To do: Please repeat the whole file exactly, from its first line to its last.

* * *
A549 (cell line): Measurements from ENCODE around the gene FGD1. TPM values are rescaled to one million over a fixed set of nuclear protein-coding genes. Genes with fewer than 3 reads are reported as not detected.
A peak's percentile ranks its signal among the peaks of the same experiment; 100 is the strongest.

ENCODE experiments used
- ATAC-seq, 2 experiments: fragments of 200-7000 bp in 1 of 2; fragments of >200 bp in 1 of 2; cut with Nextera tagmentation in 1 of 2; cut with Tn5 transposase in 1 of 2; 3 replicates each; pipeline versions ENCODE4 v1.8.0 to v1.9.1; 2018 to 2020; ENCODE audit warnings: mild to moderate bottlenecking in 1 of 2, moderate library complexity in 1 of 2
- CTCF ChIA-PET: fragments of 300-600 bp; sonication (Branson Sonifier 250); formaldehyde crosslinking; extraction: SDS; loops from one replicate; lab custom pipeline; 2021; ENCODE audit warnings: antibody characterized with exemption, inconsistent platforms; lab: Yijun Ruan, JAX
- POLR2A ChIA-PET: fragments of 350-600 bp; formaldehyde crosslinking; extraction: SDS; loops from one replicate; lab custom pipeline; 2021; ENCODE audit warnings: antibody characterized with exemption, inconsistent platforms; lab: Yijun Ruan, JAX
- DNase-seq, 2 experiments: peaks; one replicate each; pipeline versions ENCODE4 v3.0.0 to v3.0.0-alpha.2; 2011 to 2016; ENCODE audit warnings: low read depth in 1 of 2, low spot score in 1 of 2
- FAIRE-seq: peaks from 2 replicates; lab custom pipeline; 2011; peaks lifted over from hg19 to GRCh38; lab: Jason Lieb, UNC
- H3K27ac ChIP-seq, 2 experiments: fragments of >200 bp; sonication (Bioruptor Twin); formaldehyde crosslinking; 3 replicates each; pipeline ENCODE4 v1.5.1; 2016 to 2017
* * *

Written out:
A549 (cell line): Measurements from ENCODE around the gene FGD1. TPM values are rescaled to one million over a fixed set of nuclear protein-coding genes. Genes with fewer than 3 reads are reported as not detected.
A peak's percentile ranks its signal among the peaks of the same experiment; 100 is the strongest.

ENCODE experiments used
- ATAC-seq, 2 experiments: fragments of 200-7000 bp in 1 of 2; fragments of >200 bp in 1 of 2; cut with Nextera tagmentation in 1 of 2; cut with Tn5 transposase in 1 of 2; 3 replicates each; pipeline versions ENCODE4 v1.8.0 to v1.9.1; 2018 to 2020; ENCODE audit warnings: mild to moderate bottlenecking in 1 of 2, moderate library complexity in 1 of 2
- CTCF ChIA-PET: fragments of 300-600 bp; sonication (Branson Sonifier 250); formaldehyde crosslinking; extraction: SDS; loops from one replicate; lab custom pipeline; 2021; ENCODE audit warnings: antibody characterized with exemption, inconsistent platforms; lab: Yijun Ruan, JAX
- POLR2A ChIA-PET: fragments of 350-600 bp; formaldehyde crosslinking; extraction: SDS; loops from one replicate; lab custom pipeline; 2021; ENCODE audit warnings: antibody characterized with exemption, inconsistent platforms; lab: Yijun Ruan, JAX
- DNase-seq, 2 experiments: peaks; one replicate each; pipeline versions ENCODE4 v3.0.0 to v3.0.0-alpha.2; 2011 to 2016; ENCODE audit warnings: low read depth in 1 of 2, low spot score in 1 of 2
- FAIRE-seq: peaks from 2 replicates; lab custom pipeline; 2011; peaks lifted over from hg19 to GRCh38; lab: Jason Lieb, UNC
- H3K27ac ChIP-seq, 2 experiments: fragments of >200 bp; sonication (Bioruptor Twin); formaldehyde crosslinking; 3 replicates each; pipeline ENCODE4 v1.5.1; 2016 to 2017